So it’s basically to me, that sounds like threat, you know. And it’s just really sad that the system is like this. This is DCFS you’re talking about and I’ve learned that through your show and by dealing with your fantastic organization all the way to the clerks who answered the phone, they don’t just target the biological parents, they target the foster parents, the adoptive parents and anyone else in the situation also who are doing the right things for these children. And it really kills me inside and I want my children back. I still don’t have them back. I don’t want other foster children because I don’t just view these as foster children, I view them as my children.

And so I’m just looking for any help or advice from you.

Vincent Davis: Okay. So let me tell me you this and it’s a short story. Many years ago, I was representing a woman who was a grandmother from New York and the case was here in Los Angeles in Monterey Park and the grandmother happened to be Jamaican, that was her ethnic background. And we had a social worker on the stand trying to explain to the judge why she didn’t want to give these kids to the grandmother who lived in New York. And I forget the ethnicity of the social worker but I think she was a Latina, I just don’t remembered clearly. But at one point during the cross-examination by me of the social worker, she was giving a little exacerbated. Towards the end, she said something to the effect, “Well, I don’t want to give the children to the grandmother in New York, she’s Jamaican and everybody knows Jamaicans are drug dealers.” The judge, his name was Commissioner Ginder looked at her, looked at the county counsel and if I remember correctly, he stood up and just walked off the bench. He couldn’t believe what he had just heard.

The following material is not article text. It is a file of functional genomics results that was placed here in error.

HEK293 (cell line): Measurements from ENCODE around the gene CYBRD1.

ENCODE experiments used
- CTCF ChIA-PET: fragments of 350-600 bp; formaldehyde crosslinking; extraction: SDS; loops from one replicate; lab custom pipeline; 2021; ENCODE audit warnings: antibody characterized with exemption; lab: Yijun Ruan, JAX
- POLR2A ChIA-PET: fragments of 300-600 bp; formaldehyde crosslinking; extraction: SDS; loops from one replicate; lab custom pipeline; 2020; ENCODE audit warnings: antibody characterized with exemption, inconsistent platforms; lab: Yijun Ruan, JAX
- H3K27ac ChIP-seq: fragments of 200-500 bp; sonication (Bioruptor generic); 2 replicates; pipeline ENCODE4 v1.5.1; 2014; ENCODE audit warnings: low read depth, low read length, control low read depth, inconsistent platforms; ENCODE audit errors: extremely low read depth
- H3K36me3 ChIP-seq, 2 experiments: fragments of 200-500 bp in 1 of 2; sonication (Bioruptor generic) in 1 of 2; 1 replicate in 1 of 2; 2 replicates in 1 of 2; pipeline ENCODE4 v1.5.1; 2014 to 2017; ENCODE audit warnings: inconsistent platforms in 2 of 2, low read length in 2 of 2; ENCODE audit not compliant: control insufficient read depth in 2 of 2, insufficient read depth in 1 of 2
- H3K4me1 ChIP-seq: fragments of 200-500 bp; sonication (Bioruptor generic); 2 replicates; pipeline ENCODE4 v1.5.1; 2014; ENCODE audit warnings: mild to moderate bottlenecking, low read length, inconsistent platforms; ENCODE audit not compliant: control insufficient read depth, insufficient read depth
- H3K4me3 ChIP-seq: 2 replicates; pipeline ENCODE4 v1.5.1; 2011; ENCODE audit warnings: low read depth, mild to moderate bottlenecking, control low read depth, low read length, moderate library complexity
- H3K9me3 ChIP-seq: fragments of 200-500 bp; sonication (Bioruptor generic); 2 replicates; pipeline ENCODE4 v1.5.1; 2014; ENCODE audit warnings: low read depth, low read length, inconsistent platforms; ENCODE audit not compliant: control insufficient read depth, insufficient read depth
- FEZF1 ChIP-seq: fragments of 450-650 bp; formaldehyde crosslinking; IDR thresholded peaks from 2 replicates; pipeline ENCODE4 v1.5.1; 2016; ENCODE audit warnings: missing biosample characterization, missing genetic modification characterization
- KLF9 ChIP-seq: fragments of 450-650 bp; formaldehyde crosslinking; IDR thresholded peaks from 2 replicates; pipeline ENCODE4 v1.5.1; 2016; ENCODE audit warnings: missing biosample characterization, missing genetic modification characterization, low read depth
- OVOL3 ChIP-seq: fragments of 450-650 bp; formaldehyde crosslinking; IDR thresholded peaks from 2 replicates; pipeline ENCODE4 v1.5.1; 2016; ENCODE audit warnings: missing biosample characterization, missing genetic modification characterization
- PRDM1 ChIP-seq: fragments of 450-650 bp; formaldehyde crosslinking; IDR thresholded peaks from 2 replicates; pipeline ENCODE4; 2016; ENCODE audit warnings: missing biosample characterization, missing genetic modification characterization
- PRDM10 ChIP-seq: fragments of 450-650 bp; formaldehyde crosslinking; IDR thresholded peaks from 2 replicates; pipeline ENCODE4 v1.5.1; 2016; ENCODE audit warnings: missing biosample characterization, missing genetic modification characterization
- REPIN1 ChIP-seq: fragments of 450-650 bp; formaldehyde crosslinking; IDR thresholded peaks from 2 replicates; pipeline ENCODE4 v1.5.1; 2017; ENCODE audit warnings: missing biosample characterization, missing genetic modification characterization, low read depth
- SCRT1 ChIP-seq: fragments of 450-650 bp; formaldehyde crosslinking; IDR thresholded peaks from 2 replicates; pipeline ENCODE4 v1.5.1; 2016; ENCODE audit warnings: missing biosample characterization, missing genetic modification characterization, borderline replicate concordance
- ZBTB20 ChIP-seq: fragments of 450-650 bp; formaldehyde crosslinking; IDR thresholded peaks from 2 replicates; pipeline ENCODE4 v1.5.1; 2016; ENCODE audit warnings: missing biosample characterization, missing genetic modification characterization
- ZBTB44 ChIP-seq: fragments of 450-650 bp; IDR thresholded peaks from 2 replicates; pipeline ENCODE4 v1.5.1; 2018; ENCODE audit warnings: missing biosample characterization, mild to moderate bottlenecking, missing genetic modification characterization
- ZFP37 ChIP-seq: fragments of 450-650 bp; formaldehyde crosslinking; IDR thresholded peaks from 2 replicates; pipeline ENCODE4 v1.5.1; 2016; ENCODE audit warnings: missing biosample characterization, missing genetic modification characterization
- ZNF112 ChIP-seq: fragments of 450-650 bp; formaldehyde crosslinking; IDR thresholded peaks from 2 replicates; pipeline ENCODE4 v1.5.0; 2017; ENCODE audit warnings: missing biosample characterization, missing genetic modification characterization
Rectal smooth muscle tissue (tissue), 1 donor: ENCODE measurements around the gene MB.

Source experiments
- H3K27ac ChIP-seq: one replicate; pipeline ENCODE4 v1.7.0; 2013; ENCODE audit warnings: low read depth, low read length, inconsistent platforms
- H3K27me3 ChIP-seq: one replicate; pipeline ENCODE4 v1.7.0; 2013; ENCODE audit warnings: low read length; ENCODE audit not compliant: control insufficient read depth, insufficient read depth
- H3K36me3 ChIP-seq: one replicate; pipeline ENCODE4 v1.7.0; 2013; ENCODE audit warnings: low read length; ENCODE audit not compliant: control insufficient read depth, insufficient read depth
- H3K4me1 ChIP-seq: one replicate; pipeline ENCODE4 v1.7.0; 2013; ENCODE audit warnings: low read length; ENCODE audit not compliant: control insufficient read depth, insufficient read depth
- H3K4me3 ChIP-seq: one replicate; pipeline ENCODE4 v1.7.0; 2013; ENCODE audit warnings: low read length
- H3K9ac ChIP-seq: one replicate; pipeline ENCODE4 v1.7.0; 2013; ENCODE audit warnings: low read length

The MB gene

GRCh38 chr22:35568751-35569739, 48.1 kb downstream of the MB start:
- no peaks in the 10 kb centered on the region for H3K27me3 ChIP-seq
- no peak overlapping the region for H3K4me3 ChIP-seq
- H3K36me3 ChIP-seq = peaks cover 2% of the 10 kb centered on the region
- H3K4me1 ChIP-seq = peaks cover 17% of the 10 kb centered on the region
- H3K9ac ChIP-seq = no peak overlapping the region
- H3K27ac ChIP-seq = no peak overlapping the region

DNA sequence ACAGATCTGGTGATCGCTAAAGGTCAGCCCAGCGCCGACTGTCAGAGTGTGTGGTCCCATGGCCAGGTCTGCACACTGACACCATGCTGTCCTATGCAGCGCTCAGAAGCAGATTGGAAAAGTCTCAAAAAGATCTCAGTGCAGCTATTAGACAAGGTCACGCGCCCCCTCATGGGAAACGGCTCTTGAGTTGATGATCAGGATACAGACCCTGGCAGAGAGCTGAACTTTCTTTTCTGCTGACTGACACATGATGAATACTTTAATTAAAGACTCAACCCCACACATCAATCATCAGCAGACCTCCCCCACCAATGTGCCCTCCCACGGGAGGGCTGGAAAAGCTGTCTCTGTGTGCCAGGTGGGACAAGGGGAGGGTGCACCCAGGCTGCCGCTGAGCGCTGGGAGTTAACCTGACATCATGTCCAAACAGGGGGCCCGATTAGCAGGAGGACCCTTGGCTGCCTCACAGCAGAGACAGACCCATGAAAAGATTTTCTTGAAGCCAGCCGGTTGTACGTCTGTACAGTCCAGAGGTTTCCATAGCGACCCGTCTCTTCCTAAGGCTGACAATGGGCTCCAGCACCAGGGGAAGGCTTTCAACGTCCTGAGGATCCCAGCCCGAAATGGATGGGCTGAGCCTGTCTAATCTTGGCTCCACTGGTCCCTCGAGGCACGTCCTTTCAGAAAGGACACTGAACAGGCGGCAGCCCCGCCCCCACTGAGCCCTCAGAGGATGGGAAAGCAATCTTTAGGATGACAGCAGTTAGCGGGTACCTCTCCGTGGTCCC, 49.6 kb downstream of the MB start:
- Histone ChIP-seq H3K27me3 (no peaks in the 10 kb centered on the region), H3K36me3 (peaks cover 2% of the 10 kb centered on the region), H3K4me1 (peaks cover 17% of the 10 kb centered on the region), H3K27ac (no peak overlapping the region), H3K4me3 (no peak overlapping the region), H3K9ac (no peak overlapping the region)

There was another incident where I was representing a mother and the testimony — and she was living with her boyfriend and the testimony of the social worker was something like this, you know, it came all the way to the end and we got down to the real reason and she said something like, “I don’t want to give the child back to her — the children back to the mother because she’s living in sin with her boyfriend. They’re not married.”

Male: Wow.